Where Y'Eat

New Orleans writer Ian McNulty hosts Where Y'Eat, a weekly exploration and celebration of food culture in the Crescent City and south Louisiana.

Ian gives listeners the low-down on the hottest new restaurants, old local favorites, and hidden hole-in-the-wall joints alike, and he profiles the new trends, the cherished traditions, and the people and personalities keeping America's most distinctive food scene cooking.


Subscribe to Where Y'Eat as a podcast:

1. Open Itunes

2. Go to the File Menu, click on Subscribe to Podcast…

3. Enter this URL: itpc://wwno.org/podcasts/6095/rss.xml

And that’s it! New episodes download automatically.

Ways to Connect

Ian McNulty

When we talk about diversity in New Orleans restaurants, it usually means minority representation, or to put it plainly, with black-owned restaurants.

A portrait of the late Al Copeland hangs in a Copeland's of New Orleans restaurant.
Ian McNulty

New Orleans food legends never die. Now, the legend of Al Copeland is helping people live.

The Pythian Market in downtown New Orleans is a hub for more than a dozen local vendors.
Ian McNulty

How do you make a historic, nine-story building disappear? In the case of the Pythian Building in downtown New Orleans, the trick was to encase the grand structure in bland paneling for half a century and keep it empty all the years after Hurricane Katrina.

Ian McNulty

The tomato sandwich is simple, it's cheap and, because it's at its best in the summer, it has special powers, at least here in New Orleans.

Ian McNulty

Dad cooked breakfast a lot when I was growing up. Pancakes were the order of the day, but no matter what he was making the meal usually included a little baloney, and I don’t mean the sandwich meat.

Commander's Palace restaurant in the Garden District was led for many years by Ella Brennan with her family.
Ian McNulty

It’s one thing to say that a place has culture. It’s another to witness how the people of that place share a culture, how they use it, how it brings them together.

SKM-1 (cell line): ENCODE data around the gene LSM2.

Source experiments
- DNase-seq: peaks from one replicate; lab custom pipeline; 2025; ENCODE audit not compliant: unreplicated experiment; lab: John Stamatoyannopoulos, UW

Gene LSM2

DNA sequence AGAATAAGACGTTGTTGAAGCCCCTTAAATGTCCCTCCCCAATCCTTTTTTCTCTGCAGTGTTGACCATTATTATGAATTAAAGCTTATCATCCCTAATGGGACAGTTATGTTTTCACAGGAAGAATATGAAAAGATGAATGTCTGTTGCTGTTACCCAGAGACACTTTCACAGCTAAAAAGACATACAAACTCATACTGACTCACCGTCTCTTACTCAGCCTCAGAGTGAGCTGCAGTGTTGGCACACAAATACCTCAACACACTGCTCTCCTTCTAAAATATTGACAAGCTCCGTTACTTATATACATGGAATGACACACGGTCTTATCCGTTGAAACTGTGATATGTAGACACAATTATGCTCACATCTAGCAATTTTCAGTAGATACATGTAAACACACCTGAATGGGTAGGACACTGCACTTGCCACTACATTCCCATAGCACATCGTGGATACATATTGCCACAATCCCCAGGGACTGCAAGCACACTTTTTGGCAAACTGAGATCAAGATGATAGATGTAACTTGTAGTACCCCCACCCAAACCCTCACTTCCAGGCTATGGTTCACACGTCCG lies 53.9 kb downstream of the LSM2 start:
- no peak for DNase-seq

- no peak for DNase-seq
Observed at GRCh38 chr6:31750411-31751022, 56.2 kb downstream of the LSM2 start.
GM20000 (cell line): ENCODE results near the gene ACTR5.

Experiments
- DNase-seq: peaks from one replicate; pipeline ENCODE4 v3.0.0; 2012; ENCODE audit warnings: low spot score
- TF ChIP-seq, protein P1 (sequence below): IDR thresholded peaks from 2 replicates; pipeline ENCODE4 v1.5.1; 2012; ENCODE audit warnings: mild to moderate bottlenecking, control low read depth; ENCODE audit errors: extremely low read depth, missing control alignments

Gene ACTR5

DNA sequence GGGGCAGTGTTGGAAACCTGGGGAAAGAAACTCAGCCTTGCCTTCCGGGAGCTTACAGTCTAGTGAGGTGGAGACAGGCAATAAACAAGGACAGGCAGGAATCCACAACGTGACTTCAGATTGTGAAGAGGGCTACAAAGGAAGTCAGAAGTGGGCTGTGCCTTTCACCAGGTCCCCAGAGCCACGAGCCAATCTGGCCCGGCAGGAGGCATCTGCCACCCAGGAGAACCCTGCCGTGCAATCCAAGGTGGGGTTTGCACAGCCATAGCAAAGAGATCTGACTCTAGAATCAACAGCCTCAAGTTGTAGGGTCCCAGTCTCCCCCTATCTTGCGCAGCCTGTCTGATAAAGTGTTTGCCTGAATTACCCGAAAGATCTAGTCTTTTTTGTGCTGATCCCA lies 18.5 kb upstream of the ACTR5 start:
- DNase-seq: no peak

Watermelon and crabmeat at High Hat Cafe in New Orleans vividly show the pleasures of summer food.
Ian McNulty

When does summer start? Consult the almanac and you’ll see it’s still weeks away. But in New Orleans, the seasons aren’t necessarily tied to solstice and equinox. To me, they’re marked by a changing mix of cravings, needs, excuses...and yes, we're talking about food.

Nicely chilled sparkling wine can take the edge off a hot summer day.
Ian McNulty

In New Orleans, a wine lover may bow before Bordeaux and marvel at malbec. But then comes summer, our summer, and all bets are off, especially for heavier red wines. It’s time for wines that can cut through it all, wines that are refreshing and quenching.

A Louisiana crawfish boil is a hands-on affair. Keep those cell phones in your pocket.
Ian McNulty

Crawfish give us so much. Good flavor, an excuse to gather, a chance to bask in the seasonal food glories of south Louisiana. Well, I’m adding one more blessing to the pile – a crawfish boil creates a temporary sanctuary from the cell phone.

Creole gumbo from Cafe Dauphine in New Orleans. Gumbo in its many varities satisfies more than just a hunger in Louisiana.
Ian McNulty

If you love New Orleans food thank a New Orleans mother. If you’re really lucky that will be your own mother, or maybe, like me, your mother-in-law. But it doesn’t even matter if you’re related.